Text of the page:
Bettie Spruill: Because as we see ourselves through the eyes of others, we are shaped. Part of Black Lives Matter is saying that “I see you; I see you. And I’m here, and you are there.” How we feel with each other shapes who we become. Brené Brown makes a distinction between belonging and fitting, that you can never fit in. Because if you’re saying you’re going to fit in, and you’re always from the outside trying to fit in. But if we belong, that is together, then you belong. 

From that sense, your possibilities become infinite. But if you’re trying to fit in, then your whole life is about how do I fit in? Do I look good? [Would I] be accepted? Am I loved? Am I? And this is [as] a family as well as throughout society. 

Black Lives Matter is a powerful declaration because when you go back and read the historical narratives, it was said that Black lives didn’t. Somebody said it. And that’s what declarations are, somebody said. In fact, if you read prior to the Declaration of Independence or way back, even back to Plato, so many of them said Black people are less intelligent, less beautiful than White people, especially White men. It’s all throughout. As I’m reading this, I’m going, “how did we even make it in this country this long with any sense of worth and identity?”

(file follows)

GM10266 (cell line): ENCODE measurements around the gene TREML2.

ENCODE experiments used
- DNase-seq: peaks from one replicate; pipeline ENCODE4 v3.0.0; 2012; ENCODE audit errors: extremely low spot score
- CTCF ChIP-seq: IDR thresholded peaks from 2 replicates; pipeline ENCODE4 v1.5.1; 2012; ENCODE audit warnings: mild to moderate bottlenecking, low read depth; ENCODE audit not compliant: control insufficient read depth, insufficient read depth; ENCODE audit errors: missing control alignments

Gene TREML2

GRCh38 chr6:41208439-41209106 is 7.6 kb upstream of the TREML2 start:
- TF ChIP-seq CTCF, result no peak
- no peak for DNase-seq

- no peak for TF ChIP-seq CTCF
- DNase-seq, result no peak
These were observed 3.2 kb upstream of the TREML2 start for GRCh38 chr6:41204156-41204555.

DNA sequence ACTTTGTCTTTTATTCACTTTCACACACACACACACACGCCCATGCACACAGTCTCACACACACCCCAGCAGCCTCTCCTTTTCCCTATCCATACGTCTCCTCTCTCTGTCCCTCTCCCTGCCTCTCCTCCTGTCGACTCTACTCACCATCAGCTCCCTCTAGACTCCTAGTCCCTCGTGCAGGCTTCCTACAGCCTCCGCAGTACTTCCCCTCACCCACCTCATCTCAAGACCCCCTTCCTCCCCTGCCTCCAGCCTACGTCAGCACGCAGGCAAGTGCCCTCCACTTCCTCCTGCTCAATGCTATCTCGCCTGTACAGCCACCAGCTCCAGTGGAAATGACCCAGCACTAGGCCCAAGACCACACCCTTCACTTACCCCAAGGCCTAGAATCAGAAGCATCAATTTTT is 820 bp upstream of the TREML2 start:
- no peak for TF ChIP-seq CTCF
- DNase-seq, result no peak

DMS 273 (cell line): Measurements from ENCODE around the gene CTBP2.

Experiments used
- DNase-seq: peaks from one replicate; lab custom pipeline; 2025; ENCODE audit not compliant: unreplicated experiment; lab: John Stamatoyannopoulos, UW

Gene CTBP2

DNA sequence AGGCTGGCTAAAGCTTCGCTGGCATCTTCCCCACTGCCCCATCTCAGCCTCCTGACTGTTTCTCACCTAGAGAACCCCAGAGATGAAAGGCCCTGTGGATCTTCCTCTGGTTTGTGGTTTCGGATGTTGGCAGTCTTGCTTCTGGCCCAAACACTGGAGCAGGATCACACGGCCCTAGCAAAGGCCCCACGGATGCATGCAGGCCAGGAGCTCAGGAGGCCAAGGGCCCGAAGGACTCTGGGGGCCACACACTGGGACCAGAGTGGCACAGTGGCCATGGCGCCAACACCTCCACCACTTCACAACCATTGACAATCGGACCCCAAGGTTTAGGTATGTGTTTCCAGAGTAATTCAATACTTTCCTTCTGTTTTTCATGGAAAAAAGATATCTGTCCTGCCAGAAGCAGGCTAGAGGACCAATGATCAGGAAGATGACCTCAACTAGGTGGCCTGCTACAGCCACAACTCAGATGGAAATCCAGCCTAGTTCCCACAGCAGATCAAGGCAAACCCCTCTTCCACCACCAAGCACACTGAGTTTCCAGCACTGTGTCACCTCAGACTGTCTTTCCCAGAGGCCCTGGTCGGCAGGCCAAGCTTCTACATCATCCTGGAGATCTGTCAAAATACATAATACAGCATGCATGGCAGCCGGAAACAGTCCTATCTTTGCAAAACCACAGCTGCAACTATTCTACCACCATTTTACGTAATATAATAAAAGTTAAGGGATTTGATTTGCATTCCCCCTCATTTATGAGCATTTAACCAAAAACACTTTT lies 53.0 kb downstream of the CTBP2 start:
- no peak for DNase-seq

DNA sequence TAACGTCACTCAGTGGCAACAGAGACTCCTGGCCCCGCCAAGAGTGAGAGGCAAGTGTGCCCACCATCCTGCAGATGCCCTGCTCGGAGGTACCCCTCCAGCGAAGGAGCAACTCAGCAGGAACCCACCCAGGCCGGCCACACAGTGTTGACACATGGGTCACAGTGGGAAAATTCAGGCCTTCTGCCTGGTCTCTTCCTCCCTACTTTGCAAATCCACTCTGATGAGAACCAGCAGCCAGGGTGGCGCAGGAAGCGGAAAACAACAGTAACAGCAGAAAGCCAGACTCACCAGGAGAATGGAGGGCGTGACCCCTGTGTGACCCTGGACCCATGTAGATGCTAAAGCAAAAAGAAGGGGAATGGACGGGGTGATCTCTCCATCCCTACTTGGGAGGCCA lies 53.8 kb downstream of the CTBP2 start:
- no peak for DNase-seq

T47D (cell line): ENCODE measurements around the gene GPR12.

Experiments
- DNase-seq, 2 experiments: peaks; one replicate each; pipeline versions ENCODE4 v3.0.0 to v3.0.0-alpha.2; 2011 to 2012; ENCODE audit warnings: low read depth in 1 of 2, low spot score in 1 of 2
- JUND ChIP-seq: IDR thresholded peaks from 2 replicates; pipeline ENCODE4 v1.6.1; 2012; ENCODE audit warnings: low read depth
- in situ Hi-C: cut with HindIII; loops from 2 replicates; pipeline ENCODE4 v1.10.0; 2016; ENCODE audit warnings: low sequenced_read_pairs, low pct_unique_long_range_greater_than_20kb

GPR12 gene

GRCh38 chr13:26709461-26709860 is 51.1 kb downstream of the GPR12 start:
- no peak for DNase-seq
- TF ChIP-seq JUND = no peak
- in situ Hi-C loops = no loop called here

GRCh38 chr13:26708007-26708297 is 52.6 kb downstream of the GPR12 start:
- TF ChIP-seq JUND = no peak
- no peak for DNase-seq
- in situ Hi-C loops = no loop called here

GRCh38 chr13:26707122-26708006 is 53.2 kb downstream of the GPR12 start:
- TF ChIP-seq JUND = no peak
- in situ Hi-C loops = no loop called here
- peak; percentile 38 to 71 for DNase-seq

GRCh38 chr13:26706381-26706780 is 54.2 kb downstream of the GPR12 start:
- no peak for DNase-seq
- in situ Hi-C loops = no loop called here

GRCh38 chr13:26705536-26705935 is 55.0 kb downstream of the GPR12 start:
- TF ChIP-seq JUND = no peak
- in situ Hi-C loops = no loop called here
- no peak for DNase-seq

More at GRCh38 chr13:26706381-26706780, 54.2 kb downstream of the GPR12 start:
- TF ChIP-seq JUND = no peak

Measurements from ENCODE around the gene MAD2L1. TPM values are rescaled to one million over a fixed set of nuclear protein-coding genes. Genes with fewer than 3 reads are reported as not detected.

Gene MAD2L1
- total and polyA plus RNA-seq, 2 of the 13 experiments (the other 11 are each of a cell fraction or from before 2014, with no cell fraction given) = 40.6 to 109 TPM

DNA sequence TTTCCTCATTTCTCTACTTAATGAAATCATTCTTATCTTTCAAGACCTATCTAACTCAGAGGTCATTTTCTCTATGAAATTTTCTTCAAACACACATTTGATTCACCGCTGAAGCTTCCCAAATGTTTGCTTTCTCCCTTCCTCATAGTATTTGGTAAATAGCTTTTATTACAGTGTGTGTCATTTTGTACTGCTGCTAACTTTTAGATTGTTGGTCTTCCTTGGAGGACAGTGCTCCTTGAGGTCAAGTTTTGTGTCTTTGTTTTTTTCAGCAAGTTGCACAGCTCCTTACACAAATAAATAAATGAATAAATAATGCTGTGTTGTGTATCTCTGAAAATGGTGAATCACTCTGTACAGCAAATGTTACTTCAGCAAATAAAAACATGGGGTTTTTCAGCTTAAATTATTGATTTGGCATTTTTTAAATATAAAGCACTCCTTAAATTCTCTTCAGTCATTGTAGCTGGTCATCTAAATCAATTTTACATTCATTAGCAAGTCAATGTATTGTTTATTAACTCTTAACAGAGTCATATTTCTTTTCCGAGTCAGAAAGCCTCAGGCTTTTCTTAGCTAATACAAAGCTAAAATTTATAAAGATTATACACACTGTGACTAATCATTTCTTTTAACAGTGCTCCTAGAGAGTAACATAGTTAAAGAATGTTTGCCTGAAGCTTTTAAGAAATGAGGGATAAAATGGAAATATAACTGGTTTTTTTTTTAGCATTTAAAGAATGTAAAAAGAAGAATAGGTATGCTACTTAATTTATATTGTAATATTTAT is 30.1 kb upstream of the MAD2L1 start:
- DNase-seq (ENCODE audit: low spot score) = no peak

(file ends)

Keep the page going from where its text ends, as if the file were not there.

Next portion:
And then I read James Baldwin again who hit that – not that I matter, we matter. But it was his own sense of community and belonging and understanding narratives. See, the great thinkers understood that none of this was true, but it was somebody saying it. 

Christine Andreu: Why is this all happening now? For so long, so many young, African Americans and Blacks have been killed like George Floyd was. Obviously, the video is quite graphic, and it’s probably a part of it, but why do you think now?